Today I started cleaning and assembling the Fae. Most of these models are one piece of white metal, so they should go together quickly. First I laid out all f the models to get an idea of what I was dealing with.
|The Fae in pieces|
As I was taking them out, I noticed the paper tucked into the bag with the Brownies. Nice to see a company not take itself completely seriously!
|Brownies get everywhere!|
With everything sorted, I decided to knock out the leaders first. The package had a Satyr Legend and a Satyr Master. The Legend is a two piece model, the body and head are separate. The Master is a single piece. I cleaned them with my semi-round file and a pair of clippers and glued them to their bases with super glue. I glued the Legend's head on with super glue. The join between his head and body was pretty strong, so I decided not to fill the gap around his neck.
|Satyr Master and Legend ready to go|
The Forest Father himself was very flat, so I decided to bend him around a bit before attaching him to his base. To keep from marring the sculpt, I wrapped the limb I was working on in a few layers of tissue. I then grabbed the limb and moved it into shape with a pair of pliers. A few times, I could feel the metal stressing a little, so I made sure to take it easy. Eventually I was able to bend and twist both arms and the fingers into a shape I like.
To add the mushrooms to the base, I drilled a few holes with my pin vice. Two of the mushrooms had stems that were easy to fit into the holes. The largest mushroom took a little filing and shaping on the bottom of the stem to fit in the hole.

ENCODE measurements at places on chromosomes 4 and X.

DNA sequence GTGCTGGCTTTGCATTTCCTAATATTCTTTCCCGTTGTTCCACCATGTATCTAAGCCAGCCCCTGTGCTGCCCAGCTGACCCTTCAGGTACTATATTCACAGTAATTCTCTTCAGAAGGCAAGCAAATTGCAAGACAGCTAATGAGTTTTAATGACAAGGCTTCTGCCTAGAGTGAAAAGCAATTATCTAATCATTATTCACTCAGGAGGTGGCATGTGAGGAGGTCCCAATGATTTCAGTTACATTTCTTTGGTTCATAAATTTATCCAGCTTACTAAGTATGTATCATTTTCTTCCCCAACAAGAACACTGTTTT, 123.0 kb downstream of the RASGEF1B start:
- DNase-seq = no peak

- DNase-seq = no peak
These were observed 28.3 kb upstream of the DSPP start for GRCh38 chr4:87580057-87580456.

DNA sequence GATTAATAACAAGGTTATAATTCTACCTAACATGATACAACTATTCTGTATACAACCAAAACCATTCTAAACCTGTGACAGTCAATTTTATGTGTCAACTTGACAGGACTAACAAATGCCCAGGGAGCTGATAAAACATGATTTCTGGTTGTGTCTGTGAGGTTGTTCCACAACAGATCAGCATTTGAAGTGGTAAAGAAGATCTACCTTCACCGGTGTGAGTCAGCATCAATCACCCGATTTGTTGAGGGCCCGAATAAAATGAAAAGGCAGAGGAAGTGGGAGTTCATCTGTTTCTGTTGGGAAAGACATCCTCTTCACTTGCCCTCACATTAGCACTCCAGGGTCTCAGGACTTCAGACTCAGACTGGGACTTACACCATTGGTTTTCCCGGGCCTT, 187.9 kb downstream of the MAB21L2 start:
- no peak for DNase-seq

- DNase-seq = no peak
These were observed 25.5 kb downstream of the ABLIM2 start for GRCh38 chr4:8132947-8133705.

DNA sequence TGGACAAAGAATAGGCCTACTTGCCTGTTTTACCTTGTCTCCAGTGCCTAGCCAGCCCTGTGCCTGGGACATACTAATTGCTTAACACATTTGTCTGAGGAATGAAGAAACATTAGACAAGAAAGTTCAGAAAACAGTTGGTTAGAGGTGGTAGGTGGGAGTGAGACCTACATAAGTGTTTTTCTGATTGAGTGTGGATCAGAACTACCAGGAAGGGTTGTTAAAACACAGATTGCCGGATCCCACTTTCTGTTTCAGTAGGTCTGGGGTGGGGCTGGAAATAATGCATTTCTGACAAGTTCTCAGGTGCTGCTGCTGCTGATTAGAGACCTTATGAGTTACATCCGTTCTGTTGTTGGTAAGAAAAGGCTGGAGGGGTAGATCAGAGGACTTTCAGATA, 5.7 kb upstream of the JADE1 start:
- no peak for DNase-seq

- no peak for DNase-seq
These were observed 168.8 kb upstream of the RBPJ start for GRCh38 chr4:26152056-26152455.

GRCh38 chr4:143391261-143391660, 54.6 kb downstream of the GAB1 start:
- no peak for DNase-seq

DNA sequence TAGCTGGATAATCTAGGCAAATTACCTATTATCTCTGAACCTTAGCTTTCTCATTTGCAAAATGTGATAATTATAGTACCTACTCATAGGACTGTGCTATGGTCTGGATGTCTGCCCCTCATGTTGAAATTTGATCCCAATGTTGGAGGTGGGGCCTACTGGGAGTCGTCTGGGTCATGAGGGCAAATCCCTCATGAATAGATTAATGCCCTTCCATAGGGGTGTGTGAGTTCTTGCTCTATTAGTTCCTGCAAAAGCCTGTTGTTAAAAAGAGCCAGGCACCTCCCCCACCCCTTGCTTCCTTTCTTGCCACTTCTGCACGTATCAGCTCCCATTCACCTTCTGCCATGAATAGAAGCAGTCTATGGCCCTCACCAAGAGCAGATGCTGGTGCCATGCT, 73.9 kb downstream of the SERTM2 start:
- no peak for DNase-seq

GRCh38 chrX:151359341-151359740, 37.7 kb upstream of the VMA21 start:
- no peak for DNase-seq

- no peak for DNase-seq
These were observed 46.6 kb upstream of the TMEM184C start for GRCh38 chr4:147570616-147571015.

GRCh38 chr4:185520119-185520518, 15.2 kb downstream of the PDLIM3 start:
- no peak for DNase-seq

|One of the mushrooms filed to fit in the hole in the base|
Once the mushrooms were glued in place, I gave the sprites a quick cleaning with the file and clippers and stuck them behind the Forest Father's legs. The whole model came out pretty well and should look especially nice with the base textured and covered with some flock and scatter.
|Forest Father ready for action|
Next up were the Bogies. These are all three-part models. Each has the main body and a pair of branch arms. Looking at the arms, the smaller arms that attach to the back of the models seemed to fit tightly, so I cleaned them and glued them in place without pins. The larger arms didn't seem to fit as well without shaping with a file, so I decided to pin them in place.
The first pair of models have a tapered piece that fits into the main body to form the joint. I tapered the piece a bit more with the file to make sure that it fit snugly into the cavity in the body. I also smoothed the end so that it would be easier to drill for the pin.
|The joint tapered with a file|
Once I was sure the arm fit snugly into the joint, I drilled a hole in the end and glued in a bit of paper clip. I like to use plastic-coated paper clips for my pins. I just strip the plastic from them and cut them to size.
Normally when I am pinning a model, I keep the paper clip long until I have glued it into one of the pieces I am pinning. That way I have a nice handle for working with the pin in the first piece. Once the glue sets on the first piece, I clip the pin to size.